Seeking the Work-Life-Writing Balance Post-MFA
Kirsten Clodfelter | December 2014
The rumor isn’t exactly a new one: After you graduate with an MFA, there’s a chance you might find yourself shelving the novel draft, or maybe even completely regretting your MFA in the first place, because it’s just too difficult to balance a viable work life with a viable writing life. Does this sentiment merely reflect the difficult job market that MFA grads face? Yes and no. This article explores who’s successfully navigating work-life-writing balance, and how.
In a Q&A last May for the website MFA Day Job, Cutting Teeth author Julia Fierro candidly discusses her post-program difficulties after completing the Iowa Writers’ Workshop, a struggle that surely resonates with many other MFA graduates:
My first few years post-MFA were very difficult, definitely some of the darkest years of my life, and I do think this is in large part due to my unrealistic expectations…. When those dreams of instant publication and instant employment at a university did not come true after I graduated (I was very impatient), I lost my confidence and motivation.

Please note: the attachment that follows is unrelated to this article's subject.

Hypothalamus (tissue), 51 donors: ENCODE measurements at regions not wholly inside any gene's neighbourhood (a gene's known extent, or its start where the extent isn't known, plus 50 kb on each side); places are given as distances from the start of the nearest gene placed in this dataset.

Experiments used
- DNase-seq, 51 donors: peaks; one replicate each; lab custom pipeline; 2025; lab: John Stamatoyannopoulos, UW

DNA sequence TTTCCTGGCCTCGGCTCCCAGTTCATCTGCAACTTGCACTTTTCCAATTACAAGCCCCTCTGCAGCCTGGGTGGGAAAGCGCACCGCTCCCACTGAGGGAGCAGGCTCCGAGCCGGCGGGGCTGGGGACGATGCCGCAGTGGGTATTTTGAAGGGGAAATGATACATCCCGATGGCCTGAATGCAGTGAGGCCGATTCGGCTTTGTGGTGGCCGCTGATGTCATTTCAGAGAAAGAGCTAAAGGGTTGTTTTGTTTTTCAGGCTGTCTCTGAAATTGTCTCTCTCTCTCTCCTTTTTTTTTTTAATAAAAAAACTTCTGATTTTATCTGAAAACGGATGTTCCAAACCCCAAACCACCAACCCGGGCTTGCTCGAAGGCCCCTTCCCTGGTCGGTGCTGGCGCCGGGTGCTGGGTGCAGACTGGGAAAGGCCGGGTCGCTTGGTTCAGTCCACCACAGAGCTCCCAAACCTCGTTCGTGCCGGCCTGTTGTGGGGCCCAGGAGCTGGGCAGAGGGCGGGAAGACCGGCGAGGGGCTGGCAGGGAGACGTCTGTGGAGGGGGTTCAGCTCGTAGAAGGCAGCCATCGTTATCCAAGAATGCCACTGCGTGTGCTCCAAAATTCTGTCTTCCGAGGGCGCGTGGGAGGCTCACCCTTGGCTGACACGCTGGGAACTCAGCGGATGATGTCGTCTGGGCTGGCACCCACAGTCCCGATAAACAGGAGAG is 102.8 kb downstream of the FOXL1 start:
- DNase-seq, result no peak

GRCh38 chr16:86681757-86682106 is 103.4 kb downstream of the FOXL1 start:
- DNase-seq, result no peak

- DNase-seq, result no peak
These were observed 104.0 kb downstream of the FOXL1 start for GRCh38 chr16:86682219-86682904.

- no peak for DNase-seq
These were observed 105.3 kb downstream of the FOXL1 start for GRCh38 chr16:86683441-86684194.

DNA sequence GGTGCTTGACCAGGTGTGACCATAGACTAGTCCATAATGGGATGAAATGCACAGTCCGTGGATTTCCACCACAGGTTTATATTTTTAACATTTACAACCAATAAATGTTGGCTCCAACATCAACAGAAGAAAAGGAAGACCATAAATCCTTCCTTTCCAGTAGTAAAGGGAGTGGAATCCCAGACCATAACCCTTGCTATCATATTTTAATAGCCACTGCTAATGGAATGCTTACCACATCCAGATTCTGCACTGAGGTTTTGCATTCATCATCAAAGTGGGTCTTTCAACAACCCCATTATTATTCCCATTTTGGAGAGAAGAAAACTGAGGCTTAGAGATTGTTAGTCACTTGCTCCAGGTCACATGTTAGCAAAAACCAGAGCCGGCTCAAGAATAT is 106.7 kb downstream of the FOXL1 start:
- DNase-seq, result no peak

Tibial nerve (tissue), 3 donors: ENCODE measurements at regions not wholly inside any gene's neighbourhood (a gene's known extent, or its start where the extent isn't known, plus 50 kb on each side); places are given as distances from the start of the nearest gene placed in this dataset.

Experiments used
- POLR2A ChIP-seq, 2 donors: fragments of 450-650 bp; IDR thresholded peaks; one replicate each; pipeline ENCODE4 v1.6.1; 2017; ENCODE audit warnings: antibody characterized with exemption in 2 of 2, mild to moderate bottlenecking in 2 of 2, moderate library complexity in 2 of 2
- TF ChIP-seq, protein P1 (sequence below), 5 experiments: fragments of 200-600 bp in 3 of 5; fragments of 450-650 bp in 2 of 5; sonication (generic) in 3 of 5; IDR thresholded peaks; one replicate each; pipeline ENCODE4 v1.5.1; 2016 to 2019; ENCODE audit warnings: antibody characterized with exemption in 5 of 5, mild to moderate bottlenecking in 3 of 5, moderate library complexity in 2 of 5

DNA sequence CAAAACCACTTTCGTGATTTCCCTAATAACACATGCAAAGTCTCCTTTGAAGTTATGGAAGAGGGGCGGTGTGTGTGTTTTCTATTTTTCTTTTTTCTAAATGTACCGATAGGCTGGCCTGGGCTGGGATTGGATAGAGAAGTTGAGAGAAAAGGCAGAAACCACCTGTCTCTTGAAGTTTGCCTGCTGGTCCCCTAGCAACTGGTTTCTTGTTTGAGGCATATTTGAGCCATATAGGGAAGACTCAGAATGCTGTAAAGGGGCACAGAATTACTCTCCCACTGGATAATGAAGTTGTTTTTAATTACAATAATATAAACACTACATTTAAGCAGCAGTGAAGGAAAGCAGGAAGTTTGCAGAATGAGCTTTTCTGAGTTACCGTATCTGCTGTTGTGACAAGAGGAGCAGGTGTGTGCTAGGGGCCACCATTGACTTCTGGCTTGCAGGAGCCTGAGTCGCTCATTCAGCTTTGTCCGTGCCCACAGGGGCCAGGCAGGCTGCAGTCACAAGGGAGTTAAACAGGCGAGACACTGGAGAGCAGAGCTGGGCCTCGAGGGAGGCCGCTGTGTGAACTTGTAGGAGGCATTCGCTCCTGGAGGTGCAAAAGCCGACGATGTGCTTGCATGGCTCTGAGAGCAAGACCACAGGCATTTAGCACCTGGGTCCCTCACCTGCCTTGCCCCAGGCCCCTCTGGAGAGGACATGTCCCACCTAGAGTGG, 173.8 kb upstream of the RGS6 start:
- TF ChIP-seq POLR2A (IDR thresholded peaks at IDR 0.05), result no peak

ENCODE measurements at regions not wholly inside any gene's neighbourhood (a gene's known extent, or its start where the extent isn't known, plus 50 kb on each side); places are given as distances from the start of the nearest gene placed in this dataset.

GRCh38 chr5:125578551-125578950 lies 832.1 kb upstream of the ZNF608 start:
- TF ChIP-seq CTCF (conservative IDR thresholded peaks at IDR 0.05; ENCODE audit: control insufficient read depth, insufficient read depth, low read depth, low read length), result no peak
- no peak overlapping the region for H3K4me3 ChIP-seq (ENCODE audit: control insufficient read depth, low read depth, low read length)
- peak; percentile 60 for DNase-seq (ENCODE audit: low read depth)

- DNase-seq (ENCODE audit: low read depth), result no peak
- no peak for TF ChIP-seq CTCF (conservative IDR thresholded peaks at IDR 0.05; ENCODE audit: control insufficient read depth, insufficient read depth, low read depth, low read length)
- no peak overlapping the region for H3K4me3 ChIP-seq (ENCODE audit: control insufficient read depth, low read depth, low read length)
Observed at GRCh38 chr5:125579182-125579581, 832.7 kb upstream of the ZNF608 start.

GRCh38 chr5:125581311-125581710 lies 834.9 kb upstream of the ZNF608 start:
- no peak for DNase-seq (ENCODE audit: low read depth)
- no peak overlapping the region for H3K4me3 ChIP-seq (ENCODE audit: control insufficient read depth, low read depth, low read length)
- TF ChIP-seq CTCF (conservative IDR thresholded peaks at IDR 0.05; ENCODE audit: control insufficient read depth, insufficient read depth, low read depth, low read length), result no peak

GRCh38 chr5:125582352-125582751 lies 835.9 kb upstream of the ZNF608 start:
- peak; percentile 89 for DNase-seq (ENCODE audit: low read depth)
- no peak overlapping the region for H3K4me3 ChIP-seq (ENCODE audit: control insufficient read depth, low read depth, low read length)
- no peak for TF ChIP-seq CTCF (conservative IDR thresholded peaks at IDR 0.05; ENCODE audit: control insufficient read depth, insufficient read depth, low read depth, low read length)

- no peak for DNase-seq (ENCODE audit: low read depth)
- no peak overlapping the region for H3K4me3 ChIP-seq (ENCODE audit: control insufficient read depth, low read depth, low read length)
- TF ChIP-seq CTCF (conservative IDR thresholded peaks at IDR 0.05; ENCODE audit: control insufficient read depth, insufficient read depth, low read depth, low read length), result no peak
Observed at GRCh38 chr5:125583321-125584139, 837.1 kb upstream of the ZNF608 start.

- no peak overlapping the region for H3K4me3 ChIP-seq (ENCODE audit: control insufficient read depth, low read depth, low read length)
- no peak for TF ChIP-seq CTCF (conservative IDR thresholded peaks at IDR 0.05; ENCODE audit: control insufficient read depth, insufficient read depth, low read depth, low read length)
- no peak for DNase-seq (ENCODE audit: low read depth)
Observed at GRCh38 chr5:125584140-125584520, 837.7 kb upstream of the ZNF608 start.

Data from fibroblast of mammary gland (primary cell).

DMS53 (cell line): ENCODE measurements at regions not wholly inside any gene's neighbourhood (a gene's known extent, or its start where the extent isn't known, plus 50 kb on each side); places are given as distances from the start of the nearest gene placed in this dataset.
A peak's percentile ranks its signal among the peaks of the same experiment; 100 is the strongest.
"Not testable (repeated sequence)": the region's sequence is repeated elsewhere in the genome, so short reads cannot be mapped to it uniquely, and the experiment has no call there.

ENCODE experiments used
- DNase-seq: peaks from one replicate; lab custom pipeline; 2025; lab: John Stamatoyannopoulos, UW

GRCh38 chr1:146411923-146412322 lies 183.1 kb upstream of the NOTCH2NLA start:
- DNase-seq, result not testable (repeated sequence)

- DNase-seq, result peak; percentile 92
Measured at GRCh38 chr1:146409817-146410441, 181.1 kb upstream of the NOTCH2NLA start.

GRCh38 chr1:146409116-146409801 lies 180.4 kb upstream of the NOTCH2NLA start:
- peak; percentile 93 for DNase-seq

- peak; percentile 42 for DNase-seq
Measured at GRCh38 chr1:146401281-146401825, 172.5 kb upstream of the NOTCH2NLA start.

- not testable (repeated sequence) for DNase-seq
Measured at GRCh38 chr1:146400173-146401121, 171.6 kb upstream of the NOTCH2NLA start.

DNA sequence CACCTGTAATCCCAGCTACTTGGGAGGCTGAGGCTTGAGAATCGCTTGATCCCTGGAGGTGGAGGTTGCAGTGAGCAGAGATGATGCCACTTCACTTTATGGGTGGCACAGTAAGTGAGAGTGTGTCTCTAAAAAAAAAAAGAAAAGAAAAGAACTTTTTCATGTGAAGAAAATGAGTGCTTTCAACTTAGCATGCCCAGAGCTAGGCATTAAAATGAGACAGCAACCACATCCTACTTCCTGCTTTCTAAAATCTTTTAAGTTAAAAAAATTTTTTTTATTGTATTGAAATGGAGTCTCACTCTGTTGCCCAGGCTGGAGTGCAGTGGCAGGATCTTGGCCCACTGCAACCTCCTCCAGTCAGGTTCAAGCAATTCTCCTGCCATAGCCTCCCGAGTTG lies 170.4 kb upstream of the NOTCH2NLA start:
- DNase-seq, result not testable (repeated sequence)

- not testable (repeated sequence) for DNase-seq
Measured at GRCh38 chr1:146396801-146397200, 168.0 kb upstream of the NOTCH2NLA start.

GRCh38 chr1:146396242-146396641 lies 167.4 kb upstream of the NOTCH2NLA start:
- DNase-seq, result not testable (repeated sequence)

There’s much to laud about MFA programs, chiefly the academic and creative communities they facilitate, the time and space they encourage for expression of critical thinking and improvement of craft, and the exposure to new voices and literary advocacy they help promote. If MFA candidates are fully or even partially funded, the value of these benefits only increases.
But what happens after the theses have been bound and graduation-cap tassels have been turned? In her interview, Fierro goes on to comment that she worked as an adjunct instructor at a few different NYC universities for several years after graduating from Iowa, eventually deciding “to work at just one university and supplement with editing work.” Says Fierro, “Many years later, I am still ashamed to admit that I made a little over 11,000 dollars a year at that university teaching an 8-credit load.”
And many adjuncts across the country might even find Fierro’s compensation a relief from their own deplorable earnings and lack of benefits. So why teach at the adjunct level? Most MFA faculty are up front with their students from early on about how hard it is to succeed in academic careers. Despite this, there are plenty who still seem focused on teaching as the natural (if admittedly not ideal) route of employment post-degree. And so, for many graduates, adjunct work seems like the only avenue into this world of higher education until a first (or second, or third) book has been published and more favorable teaching positions become available.